Part 24 of Probate in Washington, DC: Electronic Filing Requirements and Exceptions
We’re almost to the end of our series on probate in Washington DC, and by now you’ve probably learned everything you ever wanted to know about probate. If you missed any of our prior posts, please see our index with links to all posts in the series to catch up.
The Gormley Law Office is pleased to present this series of articles. We’re a full-service law firm specializing in trusts, estate planning, probate matters and estate litigation. Call us today at 1.240.514.2358 or send us a message using the Contact Feature below to discuss your individual situation.
In this post, we’re talking about electronic filing and how to view the status of your case online. The Probate Division began mandatory e-filing in November 2013. The rule requires all documents submitted in Probate Division cases are to be eFiled by mandatory eFilers and by parties who are not mandatory eFilers but chose to register in a particular case for eFiling.
However, there are a lot of exceptions for the documents that can be e-filed in the Probate Division. This is different from the Civil Branch when it comes to documents that are NOT accepted. Where the Civil Branch requires everything electronically filed, the Probate Division requires in-person filing of the following extensive list of documents:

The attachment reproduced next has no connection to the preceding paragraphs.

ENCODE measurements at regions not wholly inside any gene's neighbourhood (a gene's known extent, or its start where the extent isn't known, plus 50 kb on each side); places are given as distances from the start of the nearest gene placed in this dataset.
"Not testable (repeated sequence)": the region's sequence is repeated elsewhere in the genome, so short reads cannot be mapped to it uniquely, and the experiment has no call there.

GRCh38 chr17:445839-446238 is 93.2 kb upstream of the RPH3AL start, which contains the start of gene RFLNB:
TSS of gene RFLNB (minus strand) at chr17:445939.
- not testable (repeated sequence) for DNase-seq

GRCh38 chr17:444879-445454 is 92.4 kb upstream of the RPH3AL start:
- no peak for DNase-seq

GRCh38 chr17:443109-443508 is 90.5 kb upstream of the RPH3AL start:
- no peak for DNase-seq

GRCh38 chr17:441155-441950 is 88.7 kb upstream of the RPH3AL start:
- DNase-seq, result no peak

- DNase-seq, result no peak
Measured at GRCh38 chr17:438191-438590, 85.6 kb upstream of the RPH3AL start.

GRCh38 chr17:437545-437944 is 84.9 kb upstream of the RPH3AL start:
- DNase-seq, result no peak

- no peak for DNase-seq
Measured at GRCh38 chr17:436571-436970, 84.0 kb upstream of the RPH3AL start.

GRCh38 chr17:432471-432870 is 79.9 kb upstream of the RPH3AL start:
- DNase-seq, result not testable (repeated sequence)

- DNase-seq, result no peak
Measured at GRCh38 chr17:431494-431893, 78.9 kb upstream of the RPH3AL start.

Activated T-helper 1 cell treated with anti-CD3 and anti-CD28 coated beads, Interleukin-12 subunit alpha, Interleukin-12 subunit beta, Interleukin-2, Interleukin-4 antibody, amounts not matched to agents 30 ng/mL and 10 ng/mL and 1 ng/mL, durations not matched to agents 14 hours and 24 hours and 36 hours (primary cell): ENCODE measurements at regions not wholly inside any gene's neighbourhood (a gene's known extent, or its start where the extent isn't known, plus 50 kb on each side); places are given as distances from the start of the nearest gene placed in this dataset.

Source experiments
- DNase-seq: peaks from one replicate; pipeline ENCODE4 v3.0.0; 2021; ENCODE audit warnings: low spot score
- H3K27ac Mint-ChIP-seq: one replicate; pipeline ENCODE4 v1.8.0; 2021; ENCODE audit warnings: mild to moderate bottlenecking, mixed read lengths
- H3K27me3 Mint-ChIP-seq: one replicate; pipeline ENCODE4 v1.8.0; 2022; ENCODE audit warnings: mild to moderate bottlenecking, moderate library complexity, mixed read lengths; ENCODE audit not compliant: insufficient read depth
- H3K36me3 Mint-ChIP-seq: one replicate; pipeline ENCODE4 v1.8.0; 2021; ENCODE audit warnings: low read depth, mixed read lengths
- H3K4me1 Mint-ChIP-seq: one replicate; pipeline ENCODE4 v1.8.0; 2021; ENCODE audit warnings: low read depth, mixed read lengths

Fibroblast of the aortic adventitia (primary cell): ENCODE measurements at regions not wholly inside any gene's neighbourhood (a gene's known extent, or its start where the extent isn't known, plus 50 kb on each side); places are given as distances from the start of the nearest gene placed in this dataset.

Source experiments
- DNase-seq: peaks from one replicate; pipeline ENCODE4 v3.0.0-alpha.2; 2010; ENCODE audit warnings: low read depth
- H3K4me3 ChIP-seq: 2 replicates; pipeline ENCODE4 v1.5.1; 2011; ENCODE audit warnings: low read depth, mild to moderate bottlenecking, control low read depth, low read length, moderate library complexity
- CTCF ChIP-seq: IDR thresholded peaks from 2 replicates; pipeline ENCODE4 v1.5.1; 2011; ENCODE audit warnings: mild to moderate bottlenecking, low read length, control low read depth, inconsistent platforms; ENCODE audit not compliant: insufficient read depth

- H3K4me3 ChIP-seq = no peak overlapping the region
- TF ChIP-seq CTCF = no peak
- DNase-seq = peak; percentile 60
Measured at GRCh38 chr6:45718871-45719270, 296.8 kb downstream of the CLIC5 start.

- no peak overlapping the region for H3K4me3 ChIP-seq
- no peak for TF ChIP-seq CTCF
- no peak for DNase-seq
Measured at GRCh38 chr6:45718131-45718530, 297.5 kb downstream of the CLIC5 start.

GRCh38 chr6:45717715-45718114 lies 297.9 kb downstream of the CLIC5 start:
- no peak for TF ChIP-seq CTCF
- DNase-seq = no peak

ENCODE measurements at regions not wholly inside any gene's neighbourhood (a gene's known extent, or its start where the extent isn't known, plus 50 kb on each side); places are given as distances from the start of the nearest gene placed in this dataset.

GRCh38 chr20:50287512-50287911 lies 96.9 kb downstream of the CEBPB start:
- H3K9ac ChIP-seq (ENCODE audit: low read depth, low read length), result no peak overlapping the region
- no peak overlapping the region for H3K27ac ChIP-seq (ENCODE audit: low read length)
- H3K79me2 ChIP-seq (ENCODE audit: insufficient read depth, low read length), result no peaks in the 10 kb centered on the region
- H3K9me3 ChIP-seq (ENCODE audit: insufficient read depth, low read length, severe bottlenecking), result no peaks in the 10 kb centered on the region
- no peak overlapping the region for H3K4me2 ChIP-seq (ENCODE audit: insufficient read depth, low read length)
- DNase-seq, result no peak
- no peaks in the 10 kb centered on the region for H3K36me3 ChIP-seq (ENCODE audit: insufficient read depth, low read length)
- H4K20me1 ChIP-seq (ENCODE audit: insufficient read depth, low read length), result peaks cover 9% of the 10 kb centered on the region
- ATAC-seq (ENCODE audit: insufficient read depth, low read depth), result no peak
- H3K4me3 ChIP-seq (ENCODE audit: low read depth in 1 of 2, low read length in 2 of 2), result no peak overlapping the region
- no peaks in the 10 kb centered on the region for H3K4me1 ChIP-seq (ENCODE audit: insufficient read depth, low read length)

Wills and codicils;
Initial pleadings that open a Probate Division case (all subsequent filings of proofs of service should be eFiled);
Petitions to Re-Open the Administration of an Estate and Requests for Extension of
Personal Representative’s Appointment in a closed case;
Verifications and Certificates of Notice when additional court costs are due;
Sealed documents and documents for which a request to be placed under seal has been filed, but not motions to seal;
Personal Identification Information (Form 26) forms, generally filed with the initial pleading that opens a Probate Division case;
Filings that require payment of court costs that vary in amount or deposits into the Estate Deposit Account;
Inventories and accounts and supporting documents containing financial information;
Exhibits or other documents that are real objects, such as x-ray film or blueprints, or that otherwise may not be viewed comprehensively in an electronic format;
Matters reviewed by the Office of the Register of Wills and forwarded to the Judge in Chambers, such as Petitions for a General Proceeding seeking appointment of an emergency guardian or health care guardian, subpoenas for medical records; and
Applications requesting that the filer be granted permission to proceed in forma pauperis in a particular case.
Brian Gormley, Esq. is an attorney licensed in Maryland and the District of Columbia specializing in real estate, probate, estate litigation and other matters. If you need assistance, please use the Contact Feature at the bottom of this page.